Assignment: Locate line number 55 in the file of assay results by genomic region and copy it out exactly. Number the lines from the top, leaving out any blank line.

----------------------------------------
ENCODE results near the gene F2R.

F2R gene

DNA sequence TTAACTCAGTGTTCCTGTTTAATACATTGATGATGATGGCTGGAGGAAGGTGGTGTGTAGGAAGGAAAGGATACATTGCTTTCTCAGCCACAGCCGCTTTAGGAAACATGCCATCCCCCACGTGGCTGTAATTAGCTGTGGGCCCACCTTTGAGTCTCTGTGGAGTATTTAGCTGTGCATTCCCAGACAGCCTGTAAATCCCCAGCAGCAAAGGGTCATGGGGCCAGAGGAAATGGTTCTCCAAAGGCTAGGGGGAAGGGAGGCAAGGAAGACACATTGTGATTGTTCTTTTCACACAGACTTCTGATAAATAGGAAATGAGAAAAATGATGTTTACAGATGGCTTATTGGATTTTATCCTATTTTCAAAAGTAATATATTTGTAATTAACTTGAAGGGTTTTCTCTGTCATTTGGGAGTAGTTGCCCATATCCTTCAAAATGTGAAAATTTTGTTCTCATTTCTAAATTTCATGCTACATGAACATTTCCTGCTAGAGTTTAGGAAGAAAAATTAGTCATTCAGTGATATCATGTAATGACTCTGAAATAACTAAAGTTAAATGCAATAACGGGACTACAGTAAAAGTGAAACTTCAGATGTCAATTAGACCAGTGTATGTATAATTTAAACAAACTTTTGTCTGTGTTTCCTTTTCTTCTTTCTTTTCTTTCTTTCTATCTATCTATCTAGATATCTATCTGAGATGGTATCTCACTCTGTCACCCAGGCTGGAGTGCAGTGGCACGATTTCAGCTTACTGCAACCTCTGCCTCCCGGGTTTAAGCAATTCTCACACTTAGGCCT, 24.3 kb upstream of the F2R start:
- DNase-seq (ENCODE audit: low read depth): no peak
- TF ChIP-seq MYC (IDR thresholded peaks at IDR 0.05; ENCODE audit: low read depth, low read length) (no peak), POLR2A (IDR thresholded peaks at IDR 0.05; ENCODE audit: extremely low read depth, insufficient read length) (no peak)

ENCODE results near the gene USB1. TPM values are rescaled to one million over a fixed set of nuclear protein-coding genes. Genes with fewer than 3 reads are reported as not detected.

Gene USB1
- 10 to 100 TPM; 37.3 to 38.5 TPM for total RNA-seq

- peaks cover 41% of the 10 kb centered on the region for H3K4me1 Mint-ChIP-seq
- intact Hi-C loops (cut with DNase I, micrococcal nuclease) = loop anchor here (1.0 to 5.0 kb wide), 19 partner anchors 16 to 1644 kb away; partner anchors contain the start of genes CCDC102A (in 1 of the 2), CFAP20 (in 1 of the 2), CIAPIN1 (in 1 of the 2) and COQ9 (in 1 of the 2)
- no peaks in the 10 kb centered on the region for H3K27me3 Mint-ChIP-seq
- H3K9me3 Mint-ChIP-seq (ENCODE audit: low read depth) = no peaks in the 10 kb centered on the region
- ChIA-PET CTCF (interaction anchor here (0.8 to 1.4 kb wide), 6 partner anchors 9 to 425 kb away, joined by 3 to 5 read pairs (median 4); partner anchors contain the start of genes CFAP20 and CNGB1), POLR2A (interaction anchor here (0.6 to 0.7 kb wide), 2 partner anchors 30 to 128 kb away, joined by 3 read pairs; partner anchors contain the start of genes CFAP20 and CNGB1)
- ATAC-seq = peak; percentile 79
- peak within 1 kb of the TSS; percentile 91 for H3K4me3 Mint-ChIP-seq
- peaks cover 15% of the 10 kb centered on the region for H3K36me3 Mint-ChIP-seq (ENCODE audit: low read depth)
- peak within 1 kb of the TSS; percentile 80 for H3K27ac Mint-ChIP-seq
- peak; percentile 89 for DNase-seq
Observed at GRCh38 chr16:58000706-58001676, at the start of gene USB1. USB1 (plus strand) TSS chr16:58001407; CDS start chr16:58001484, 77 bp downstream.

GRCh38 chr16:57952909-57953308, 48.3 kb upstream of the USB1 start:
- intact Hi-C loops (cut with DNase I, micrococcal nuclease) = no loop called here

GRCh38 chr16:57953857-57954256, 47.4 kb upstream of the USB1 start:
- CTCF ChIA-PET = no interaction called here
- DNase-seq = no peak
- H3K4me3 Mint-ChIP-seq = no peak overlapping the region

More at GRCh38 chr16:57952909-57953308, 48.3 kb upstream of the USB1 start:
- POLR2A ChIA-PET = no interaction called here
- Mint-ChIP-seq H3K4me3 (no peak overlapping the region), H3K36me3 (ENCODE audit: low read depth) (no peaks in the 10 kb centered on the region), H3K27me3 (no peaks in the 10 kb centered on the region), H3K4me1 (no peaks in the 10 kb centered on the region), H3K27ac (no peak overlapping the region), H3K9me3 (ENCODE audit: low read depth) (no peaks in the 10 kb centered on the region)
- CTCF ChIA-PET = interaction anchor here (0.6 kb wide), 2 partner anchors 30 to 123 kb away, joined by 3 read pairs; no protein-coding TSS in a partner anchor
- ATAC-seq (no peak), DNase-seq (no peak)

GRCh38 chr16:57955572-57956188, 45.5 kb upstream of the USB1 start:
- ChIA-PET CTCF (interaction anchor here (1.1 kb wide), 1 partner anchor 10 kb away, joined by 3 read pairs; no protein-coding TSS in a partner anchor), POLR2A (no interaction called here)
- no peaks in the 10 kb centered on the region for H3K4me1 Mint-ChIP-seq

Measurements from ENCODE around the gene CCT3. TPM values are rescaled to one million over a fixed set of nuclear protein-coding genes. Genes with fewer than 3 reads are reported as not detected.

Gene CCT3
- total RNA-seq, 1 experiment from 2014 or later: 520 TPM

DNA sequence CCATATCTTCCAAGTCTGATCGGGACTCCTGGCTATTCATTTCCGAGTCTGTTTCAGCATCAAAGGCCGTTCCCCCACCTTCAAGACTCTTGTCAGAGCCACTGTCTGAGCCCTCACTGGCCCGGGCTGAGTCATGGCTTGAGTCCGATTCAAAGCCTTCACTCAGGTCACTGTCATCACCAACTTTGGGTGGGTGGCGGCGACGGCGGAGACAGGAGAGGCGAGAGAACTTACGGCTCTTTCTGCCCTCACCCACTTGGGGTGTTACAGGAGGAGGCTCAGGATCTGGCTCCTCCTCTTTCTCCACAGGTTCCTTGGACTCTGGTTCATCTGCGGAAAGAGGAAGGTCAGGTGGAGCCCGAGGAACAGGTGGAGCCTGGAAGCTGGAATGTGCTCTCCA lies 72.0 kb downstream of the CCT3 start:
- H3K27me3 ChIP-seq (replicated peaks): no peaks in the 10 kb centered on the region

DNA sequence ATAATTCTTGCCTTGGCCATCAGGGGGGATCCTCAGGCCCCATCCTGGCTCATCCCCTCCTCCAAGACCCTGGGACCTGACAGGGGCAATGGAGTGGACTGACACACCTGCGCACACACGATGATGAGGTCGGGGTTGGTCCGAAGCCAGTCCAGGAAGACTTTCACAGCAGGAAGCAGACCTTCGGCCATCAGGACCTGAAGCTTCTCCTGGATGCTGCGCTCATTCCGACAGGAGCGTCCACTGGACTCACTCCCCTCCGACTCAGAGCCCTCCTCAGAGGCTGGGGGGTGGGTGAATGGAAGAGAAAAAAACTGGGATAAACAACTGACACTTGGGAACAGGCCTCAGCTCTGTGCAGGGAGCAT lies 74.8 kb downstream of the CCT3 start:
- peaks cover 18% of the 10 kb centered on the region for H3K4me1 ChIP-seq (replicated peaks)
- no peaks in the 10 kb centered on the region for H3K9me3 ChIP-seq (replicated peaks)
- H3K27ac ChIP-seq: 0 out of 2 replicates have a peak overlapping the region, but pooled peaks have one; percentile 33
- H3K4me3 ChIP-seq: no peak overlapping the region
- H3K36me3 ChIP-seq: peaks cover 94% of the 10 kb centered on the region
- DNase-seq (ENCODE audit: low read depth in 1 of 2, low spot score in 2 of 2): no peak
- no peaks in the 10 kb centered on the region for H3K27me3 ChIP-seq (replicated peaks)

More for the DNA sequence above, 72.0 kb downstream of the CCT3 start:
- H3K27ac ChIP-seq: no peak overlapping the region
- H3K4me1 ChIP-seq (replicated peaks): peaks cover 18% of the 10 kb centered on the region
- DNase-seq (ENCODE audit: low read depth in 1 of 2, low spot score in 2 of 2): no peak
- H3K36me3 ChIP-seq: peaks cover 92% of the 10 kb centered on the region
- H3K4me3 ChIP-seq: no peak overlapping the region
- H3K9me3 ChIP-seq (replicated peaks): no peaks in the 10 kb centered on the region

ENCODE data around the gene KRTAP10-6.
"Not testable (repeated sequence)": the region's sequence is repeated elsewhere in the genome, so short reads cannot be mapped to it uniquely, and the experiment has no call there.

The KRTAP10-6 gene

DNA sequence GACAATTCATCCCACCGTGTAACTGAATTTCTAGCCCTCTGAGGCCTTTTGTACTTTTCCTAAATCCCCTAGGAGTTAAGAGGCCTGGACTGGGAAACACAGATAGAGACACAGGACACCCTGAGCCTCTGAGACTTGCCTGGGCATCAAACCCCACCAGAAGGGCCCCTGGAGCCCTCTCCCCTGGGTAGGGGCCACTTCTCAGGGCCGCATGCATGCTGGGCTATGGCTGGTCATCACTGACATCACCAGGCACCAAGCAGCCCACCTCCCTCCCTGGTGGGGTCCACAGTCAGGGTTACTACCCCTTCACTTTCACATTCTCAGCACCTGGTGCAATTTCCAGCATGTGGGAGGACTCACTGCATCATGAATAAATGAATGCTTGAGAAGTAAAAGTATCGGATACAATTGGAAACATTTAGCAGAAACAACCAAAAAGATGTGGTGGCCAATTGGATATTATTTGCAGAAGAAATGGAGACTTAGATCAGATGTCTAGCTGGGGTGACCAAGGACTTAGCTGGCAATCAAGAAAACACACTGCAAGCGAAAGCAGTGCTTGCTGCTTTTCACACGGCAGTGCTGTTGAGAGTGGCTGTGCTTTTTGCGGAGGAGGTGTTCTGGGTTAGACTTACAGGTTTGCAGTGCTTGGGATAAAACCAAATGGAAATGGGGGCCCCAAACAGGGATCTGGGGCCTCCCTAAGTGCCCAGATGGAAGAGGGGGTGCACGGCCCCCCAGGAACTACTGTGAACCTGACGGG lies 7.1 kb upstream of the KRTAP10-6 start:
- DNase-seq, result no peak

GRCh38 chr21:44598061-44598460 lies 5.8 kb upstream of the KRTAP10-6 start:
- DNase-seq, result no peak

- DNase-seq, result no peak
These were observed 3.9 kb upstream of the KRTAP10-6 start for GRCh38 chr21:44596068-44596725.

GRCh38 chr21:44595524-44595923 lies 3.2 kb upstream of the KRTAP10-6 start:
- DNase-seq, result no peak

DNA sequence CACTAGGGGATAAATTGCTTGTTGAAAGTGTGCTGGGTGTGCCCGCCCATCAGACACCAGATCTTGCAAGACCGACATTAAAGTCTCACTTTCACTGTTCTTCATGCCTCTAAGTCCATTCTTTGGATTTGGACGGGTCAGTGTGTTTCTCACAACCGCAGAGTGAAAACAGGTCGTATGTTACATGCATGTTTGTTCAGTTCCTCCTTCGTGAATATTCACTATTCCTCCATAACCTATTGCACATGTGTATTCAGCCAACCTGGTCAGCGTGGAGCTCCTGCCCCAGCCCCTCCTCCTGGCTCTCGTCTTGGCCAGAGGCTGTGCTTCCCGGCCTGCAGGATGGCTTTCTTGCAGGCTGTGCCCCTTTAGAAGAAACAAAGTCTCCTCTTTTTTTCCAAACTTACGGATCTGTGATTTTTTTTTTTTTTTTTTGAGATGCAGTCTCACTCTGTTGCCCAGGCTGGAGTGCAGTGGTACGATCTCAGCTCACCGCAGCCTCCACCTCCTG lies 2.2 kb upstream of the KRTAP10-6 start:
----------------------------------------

"Not testable (repeated sequence)": the region's sequence is repeated elsewhere in the genome, so short reads cannot be mapped to it uniquely, and the experiment has no call there.